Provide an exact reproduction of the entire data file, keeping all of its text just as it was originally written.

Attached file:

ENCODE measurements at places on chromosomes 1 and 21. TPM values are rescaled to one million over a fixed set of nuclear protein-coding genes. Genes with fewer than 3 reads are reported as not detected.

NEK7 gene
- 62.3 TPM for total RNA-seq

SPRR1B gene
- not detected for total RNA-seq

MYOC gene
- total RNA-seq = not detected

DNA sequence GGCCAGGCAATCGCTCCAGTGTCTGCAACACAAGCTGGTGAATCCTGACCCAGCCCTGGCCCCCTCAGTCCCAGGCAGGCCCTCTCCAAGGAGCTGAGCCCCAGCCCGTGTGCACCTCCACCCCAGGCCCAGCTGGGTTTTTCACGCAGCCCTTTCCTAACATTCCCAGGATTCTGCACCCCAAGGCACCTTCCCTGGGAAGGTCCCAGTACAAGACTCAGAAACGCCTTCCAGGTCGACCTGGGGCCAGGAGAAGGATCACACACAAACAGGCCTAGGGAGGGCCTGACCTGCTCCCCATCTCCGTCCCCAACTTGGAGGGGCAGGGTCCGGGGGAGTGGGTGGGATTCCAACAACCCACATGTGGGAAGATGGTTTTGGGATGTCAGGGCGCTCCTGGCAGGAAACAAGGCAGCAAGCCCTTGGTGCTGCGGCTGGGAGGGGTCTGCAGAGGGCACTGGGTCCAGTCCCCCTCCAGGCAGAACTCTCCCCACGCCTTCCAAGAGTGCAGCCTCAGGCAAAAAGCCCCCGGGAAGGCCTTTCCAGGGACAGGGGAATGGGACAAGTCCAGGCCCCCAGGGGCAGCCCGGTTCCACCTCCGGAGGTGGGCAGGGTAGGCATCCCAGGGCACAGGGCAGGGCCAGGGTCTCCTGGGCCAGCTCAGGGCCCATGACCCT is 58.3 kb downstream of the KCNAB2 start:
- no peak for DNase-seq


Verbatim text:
ENCODE measurements at places on chromosomes 1 and 21. TPM values are rescaled to one million over a fixed set of nuclear protein-coding genes. Genes with fewer than 3 reads are reported as not detected.

NEK7 gene
- 62.3 TPM for total RNA-seq

SPRR1B gene
- not detected for total RNA-seq

MYOC gene
- total RNA-seq = not detected

DNA sequence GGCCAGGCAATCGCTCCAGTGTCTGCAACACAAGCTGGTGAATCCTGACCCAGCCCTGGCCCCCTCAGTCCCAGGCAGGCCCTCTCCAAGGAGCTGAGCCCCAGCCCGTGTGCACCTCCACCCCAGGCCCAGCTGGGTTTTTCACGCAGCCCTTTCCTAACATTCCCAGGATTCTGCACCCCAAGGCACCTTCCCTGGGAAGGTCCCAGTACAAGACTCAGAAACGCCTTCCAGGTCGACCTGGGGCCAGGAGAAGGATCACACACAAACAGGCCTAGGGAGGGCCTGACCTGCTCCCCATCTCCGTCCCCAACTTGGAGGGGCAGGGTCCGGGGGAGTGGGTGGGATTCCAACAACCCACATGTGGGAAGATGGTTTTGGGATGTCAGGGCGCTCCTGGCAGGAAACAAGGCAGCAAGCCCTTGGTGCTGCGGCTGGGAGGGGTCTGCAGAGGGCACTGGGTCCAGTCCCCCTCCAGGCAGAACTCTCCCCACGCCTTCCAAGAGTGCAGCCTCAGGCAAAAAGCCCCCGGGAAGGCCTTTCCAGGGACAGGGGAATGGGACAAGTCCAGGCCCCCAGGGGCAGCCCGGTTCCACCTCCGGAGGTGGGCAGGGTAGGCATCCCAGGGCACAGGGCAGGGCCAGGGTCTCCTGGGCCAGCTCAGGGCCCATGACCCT is 58.3 kb downstream of the KCNAB2 start:
- no peak for DNase-seq